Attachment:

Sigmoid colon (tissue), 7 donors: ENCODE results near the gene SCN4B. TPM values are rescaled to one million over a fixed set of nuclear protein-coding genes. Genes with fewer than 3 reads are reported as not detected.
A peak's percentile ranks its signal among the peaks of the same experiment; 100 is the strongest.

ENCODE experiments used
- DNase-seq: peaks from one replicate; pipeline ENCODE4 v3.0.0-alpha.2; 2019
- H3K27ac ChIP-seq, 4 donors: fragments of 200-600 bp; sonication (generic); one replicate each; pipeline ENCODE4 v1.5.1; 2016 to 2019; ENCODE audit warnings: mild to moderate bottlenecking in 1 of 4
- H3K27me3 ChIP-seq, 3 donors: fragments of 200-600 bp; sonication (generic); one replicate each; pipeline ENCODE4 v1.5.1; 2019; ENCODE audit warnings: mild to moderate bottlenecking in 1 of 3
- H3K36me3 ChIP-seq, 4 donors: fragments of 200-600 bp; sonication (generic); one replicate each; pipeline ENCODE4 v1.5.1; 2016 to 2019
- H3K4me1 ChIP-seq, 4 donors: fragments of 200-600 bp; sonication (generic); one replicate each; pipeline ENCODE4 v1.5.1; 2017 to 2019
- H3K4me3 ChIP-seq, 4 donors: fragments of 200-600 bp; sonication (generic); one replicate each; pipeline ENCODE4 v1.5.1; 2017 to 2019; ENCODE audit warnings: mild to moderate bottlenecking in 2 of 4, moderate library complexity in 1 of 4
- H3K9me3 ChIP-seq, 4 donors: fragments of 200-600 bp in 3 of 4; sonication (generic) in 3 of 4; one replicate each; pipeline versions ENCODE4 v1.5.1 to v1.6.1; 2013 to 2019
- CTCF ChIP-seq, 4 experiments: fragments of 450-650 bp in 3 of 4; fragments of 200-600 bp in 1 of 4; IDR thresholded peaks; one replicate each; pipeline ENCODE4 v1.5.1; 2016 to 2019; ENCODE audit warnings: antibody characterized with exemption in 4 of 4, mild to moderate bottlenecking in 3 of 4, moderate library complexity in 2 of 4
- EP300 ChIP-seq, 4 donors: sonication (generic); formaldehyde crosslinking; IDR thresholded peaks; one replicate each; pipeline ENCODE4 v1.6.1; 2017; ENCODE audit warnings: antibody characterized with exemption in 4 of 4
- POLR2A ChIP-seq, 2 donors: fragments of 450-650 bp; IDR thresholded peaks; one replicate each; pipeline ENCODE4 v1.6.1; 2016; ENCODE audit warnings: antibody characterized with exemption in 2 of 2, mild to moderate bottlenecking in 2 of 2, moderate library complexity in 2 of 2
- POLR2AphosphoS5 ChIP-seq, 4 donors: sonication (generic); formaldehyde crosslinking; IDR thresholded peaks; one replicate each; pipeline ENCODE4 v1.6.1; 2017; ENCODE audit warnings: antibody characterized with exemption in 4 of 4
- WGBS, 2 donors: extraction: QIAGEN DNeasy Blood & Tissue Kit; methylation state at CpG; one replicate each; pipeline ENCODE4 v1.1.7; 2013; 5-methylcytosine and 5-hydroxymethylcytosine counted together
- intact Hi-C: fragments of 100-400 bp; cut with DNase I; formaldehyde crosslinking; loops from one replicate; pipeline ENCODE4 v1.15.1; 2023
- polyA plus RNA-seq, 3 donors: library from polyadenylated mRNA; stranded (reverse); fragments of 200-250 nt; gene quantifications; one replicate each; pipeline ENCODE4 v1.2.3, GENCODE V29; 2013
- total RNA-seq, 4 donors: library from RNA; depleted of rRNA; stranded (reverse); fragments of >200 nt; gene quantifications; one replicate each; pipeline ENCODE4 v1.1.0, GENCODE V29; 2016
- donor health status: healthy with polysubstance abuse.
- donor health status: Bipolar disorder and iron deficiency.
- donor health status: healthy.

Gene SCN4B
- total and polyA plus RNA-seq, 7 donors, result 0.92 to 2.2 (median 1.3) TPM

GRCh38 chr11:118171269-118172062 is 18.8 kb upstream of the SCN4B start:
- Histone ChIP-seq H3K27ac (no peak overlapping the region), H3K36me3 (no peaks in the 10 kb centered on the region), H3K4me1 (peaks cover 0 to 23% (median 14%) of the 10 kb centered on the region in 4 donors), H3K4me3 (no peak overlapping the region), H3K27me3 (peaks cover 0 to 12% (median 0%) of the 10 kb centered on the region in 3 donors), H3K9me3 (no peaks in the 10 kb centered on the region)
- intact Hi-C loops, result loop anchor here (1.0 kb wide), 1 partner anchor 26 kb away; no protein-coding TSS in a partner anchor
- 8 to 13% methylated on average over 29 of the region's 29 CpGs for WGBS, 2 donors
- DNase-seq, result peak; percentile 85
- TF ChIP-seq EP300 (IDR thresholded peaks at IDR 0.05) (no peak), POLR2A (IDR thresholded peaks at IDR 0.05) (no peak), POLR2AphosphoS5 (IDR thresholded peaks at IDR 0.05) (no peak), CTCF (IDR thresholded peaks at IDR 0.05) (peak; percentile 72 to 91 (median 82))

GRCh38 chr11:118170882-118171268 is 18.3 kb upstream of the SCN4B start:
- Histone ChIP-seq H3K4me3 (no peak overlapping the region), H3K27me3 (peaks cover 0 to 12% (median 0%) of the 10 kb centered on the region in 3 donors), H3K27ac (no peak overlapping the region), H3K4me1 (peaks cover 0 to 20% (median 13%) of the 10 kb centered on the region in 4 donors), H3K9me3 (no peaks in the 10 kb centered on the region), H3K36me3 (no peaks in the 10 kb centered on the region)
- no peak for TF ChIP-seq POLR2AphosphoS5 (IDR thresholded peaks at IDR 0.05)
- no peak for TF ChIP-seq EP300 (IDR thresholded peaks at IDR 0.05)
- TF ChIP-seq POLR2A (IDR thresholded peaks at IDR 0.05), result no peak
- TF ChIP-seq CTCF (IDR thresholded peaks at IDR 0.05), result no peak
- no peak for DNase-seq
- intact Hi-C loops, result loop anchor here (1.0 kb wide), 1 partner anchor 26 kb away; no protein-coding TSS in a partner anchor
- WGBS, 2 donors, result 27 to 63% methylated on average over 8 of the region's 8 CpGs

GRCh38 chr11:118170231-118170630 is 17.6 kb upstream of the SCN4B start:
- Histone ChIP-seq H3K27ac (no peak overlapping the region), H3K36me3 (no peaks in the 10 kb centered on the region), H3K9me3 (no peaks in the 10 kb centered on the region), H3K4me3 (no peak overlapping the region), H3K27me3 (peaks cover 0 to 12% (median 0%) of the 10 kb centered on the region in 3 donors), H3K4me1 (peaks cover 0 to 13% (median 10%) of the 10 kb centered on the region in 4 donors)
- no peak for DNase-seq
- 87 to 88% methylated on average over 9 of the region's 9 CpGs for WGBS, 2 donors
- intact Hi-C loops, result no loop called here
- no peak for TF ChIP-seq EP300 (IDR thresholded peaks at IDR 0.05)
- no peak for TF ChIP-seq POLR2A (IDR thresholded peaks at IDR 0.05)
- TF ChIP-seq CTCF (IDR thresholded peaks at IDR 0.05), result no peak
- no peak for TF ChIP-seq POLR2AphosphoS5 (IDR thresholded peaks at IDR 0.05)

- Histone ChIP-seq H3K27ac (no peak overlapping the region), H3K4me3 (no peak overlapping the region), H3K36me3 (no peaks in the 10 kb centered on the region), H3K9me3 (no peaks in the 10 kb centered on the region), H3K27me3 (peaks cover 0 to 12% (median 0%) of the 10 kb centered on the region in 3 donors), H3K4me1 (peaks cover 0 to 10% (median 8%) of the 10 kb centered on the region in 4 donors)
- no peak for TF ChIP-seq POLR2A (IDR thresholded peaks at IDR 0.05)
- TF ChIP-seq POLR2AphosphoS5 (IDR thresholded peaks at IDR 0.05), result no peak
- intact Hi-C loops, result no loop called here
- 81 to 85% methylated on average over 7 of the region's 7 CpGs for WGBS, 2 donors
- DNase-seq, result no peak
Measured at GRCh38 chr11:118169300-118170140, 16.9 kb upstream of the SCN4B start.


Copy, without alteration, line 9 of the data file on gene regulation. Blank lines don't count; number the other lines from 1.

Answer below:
- H3K4me3 ChIP-seq, 4 donors: fragments of 200-600 bp; sonication (generic); one replicate each; pipeline ENCODE4 v1.5.1; 2017 to 2019; ENCODE audit warnings: mild to moderate bottlenecking in 2 of 4, moderate library complexity in 1 of 4